Born in the Finger Lakes country of New York in 1800, Fillmore as a youth endured the privations of frontier life. He worked on his father’s farm, and at 15 was apprenticed to a cloth dresser. He attended one-room schools, and fell in love with the redheaded teacher, Abigail Powers, who later became his wife.

In 1823 he was admitted to the bar; seven years later he moved his law practice to Buffalo. As an associate of the Whig politician Thurlow Weed, Fillmore held state office and for eight years was a member of the House of Representatives. In 1848, while Comptroller of New York, he was elected Vice President.

Fillmore presided over the Senate during the months of nerve-wracking debates over the Compromise of 1850. He made no public comment on the merits of the compromise proposals, but a few days before President Taylor’s death, he intimated to him that if there should be a tie vote on Henry Clay’s bill, he would vote in favor of it.

Thus the sudden accession of Fillmore to the Presidency in July 1850 brought an abrupt political shift in the administration. Taylor’s Cabinet resigned and President Fillmore at once appointed Daniel Webster to be Secretary of State, thus proclaiming his alliance with the moderate Whigs who favored the Compromise.

A bill to admit California still aroused all the violent arguments for and against the extension of slavery, without any progress toward settling the major issues.

Clay, exhausted, left Washington to recuperate, throwing leadership upon Senator Stephen A. Douglas of Illinois. At this critical juncture, President Fillmore announced in favor of the Compromise. On August 6, 1850, he sent a message to Congress recommending that Texas be paid to abandon her claims to part of New Mexico.

This helped influence a critical number of northern Whigs in Congress away from their insistence upon the Wilmot Proviso–the stipulation that all land gained by the Mexican War must be closed to slavery.

Douglas’s effective strategy in Congress combined with Fillmore’s pressure from the White House to give impetus to the Compromise movement. Breaking up Clay’s single legislative package, Douglas presented five separate bills to the Senate:

1. Admit California as a free state.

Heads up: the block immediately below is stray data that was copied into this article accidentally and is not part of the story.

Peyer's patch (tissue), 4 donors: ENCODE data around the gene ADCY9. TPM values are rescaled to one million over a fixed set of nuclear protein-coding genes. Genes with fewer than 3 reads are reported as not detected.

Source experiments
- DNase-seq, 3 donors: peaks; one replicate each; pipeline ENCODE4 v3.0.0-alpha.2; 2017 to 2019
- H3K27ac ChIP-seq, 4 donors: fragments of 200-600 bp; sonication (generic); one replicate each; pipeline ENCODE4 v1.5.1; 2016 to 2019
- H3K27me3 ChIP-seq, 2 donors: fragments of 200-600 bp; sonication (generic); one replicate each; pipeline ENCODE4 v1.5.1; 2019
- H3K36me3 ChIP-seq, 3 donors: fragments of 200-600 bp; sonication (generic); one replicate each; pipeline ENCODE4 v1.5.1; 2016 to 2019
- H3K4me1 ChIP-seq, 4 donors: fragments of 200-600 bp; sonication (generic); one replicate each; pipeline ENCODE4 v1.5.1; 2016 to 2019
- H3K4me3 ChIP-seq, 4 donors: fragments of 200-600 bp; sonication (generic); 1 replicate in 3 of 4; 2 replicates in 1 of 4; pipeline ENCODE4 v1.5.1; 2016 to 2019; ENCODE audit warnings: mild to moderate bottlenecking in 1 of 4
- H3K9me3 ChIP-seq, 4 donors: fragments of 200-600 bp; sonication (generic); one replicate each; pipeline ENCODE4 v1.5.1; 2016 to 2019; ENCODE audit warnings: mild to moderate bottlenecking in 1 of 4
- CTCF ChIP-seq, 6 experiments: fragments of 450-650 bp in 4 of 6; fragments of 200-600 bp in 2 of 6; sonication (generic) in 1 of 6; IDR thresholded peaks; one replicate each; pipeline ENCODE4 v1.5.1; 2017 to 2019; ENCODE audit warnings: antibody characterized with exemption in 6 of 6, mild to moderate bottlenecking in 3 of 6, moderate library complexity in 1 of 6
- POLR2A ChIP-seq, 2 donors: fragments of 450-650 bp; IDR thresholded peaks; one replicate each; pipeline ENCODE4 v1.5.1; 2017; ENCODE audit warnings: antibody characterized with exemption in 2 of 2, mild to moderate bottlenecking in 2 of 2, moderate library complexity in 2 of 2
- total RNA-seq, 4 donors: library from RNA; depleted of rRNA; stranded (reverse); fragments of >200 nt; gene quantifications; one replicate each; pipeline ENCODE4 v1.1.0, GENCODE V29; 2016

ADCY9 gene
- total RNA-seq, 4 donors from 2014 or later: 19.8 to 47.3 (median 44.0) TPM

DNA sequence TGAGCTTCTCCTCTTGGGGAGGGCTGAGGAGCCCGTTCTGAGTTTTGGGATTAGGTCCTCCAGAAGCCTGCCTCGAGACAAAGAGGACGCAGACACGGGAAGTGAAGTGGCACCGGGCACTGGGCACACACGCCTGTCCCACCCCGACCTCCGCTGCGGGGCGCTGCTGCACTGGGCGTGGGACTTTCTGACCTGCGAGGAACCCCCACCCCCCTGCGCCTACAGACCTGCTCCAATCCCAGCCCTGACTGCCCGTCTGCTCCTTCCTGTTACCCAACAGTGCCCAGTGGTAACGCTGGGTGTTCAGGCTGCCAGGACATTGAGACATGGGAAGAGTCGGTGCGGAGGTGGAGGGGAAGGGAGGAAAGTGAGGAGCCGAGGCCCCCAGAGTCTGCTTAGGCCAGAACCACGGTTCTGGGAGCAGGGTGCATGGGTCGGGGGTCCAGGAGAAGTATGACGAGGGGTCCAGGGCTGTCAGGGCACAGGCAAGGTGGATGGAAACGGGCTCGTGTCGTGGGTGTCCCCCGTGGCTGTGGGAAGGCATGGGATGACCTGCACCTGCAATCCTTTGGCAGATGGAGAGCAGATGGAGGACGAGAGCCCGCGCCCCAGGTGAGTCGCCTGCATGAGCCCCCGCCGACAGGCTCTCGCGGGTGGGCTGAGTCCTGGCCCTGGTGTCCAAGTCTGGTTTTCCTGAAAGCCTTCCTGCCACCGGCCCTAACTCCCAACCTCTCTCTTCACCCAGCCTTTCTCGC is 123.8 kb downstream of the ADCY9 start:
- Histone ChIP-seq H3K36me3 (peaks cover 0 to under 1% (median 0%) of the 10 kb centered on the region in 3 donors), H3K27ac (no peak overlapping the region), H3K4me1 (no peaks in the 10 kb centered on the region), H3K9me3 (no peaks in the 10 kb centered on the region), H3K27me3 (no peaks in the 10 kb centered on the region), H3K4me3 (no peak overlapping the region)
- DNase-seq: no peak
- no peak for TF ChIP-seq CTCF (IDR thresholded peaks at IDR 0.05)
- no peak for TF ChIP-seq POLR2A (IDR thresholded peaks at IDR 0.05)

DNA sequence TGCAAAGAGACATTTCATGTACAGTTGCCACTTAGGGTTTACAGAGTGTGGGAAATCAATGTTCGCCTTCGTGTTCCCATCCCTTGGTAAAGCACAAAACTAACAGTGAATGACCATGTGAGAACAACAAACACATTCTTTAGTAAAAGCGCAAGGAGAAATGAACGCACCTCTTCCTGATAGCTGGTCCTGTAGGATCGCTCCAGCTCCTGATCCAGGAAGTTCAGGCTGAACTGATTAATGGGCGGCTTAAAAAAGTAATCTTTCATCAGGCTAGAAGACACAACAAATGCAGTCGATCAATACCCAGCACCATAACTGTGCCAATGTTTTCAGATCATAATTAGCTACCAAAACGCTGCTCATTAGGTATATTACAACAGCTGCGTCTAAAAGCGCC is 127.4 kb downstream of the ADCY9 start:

2. Settle the Texas boundary and compensate her.
3. Grant territorial status to New Mexico.
4. Place Federal officers at the disposal of slaveholders seeking fugitives.
5. Abolish the slave trade in the District of Columbia.

Each measure obtained a majority, and by September 20, President Fillmore had signed them into law. Webster wrote, “I can now sleep of nights.”

Some of the more militant northern Whigs remained irreconcilable, refusing to forgive Fillmore for having signed the Fugitive Slave Act. They helped deprive him of the Presidential nomination in 1852.

Within a few years it was apparent that although the Compromise had been intended to settle the slavery controversy, it served rather as an uneasy sectional truce.

As the Whig Party disintegrated in the 1850’s, Fillmore refused to join the Republican Party; but, instead, in 1856 accepted the nomination for President of the Know Nothing, or American, Party. Throughout the Civil War he opposed President Lincoln and during Reconstruction supported President Johnson. He died in 1874.

Zachary Taylor was a war hero and the 12th president of the United States (1849-1850)

Birth: November 24, 1784 at Orange County, Virginia
Death: July 9, 1850 at Washington, D.C

Northerners and Southerners disputed sharply whether the territories wrested from Mexico should be opened to slavery, and some Southerners even threatened secession. Standing firm, Zachary Taylor was prepared to hold the Union together by armed force rather than by compromise.

Born in Virginia in 1784, he was taken as an infant to Kentucky and raised on a plantation. He was a career officer in the Army, but his talk was most often of cotton raising. His home was in Baton Rouge, Louisiana, and he owned a plantation in Mississippi.

But Taylor did not defend slavery or southern sectionalism; 40 years in the Army made him a strong nationalist.

He spent a quarter of a century policing the frontiers against Indians. In the Mexican War he won major victories at Monterrey and Buena Vista.

President Polk, disturbed by General Taylor’s informal habits of command and perhaps his Whiggery as well, kept him in northern Mexico and sent an expedition under Gen. Winfield Scott to capture Mexico City. Taylor, incensed, thought that “the battle of Buena Vista opened the road to the city of Mexico and the halls of Montezuma, that others might revel in them.”

“Old Rough and Ready’s” homespun ways were political assets. His long military record would appeal to northerners; his ownership of 100 slaves would lure southern votes. He had not committed himself on troublesome issues. The Whigs nominated him to run against the Democratic candidate, Lewis Cass, who favored letting the residents of territories decide for themselves whether they wanted slavery.

In protest against Taylor the slaveholder and Cass the advocate of “squatter sovereignty,” northerners who opposed extension of slavery into territories formed a Free Soil Party and nominated Martin Van Buren. In a close election, the Free Soilers pulled enough votes away from Cass to elect Taylor.